The lock on a church door is sealed. (Photo: World Watch Monitor)
The closure of the church in Ait Djemaa is the latest in a string of closures of Protestant churches. (Photo: World Watch Monitor)

An Algerian court has ordered a church in the northern Tizi Ouzou province to close because it lacks the necessary permit, reports Christian advocacy group Middle East Concern (MEC).

The closure of the church in Ait Djemaa is the latest in a string of closures of Protestant churches over the past year. The most recent closures took place in July and October, while in April a Christian bookshop and day-care centre for Christian children were also closed.

The Protestant church in Ait Djemaa, with around 200 members, received the order on 14 November. Court papers filed by the district authorities in September 2017 stated that the church building was located in a zone for residential and commercial use only. The pastor had received a notice from the authorities in February 2016, ordering the church to stop its activities.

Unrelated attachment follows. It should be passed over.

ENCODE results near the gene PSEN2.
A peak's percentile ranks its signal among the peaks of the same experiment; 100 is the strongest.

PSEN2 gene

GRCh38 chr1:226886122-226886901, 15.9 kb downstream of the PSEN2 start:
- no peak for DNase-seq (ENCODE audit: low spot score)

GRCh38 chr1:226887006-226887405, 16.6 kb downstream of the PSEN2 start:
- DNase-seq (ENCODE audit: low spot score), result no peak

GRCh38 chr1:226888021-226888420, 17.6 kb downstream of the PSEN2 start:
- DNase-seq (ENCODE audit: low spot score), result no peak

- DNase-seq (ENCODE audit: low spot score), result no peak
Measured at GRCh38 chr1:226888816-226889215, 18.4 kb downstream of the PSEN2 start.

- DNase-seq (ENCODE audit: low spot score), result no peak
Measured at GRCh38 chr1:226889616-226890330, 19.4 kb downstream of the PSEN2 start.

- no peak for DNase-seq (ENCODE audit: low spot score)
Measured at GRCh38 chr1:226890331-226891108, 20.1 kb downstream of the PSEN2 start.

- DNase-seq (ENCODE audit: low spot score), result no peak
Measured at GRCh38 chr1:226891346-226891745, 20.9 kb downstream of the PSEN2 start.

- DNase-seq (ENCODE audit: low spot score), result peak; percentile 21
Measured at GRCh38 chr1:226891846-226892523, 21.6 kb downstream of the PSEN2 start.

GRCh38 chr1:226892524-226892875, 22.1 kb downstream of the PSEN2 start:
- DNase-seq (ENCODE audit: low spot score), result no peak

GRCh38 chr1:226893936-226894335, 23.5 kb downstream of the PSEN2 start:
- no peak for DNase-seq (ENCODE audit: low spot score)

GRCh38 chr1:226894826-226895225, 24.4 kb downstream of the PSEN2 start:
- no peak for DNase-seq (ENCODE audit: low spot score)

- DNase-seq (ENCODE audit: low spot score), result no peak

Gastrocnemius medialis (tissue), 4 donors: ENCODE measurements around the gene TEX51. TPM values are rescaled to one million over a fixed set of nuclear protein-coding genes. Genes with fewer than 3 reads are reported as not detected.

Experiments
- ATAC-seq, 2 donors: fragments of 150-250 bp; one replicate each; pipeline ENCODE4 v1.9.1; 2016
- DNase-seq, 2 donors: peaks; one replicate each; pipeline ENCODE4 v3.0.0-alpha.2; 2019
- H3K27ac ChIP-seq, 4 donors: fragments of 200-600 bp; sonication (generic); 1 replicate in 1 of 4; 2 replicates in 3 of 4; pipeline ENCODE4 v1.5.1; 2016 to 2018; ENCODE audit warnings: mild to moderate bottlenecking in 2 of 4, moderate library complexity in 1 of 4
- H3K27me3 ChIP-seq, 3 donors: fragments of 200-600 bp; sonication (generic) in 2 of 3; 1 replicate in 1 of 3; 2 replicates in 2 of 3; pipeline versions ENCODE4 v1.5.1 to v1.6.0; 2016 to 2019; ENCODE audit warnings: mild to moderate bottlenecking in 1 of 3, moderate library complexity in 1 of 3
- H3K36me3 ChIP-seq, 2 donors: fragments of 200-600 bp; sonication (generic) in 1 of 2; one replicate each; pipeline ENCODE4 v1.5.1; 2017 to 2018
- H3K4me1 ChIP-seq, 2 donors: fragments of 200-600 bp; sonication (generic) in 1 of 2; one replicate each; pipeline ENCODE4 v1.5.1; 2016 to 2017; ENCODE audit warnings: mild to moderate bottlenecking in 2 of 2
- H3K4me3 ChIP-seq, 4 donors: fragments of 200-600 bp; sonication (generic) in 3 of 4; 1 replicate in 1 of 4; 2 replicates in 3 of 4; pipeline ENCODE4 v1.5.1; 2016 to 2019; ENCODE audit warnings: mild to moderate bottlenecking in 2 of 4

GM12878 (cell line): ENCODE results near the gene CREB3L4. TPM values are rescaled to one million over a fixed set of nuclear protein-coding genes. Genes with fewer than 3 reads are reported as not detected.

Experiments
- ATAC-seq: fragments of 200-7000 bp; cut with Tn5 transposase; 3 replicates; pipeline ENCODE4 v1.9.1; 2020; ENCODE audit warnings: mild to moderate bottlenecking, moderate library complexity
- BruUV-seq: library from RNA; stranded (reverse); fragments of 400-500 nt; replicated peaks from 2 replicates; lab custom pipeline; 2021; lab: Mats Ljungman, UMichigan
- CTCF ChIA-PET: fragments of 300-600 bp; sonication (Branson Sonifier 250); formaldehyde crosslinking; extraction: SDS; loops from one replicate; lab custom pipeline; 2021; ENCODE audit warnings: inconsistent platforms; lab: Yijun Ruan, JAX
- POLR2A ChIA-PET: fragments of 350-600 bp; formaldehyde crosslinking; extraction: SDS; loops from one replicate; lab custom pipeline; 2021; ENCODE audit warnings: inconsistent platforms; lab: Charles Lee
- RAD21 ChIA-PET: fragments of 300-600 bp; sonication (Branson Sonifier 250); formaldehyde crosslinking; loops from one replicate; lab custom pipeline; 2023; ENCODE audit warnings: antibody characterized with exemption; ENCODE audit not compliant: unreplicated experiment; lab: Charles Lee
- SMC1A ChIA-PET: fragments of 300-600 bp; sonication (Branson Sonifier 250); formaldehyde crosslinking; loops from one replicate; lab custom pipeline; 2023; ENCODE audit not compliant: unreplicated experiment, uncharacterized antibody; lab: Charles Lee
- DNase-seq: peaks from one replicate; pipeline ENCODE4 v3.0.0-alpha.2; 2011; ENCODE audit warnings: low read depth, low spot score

The court said the church had to close its doors after failing to receive permission from the National Committee for Non-Muslim Worship. Algerian law prescribes that permission is necessary for all forms of non-Muslim worship, but according to MEC most of the applications receive no response from the government.

And although the church is affiliated with the Protestant Church in Algeria (EPA), the court said individual churches still needed to obtain official permission for their respective congregations to meet, said MEC, adding that the EPA would appeal the decision.

Meanwhile the church body is yet to receive a response for the re-registration application it submitted in 2013, following new laws that came into effect in 2012. This means that, technically, it lacks official legal status.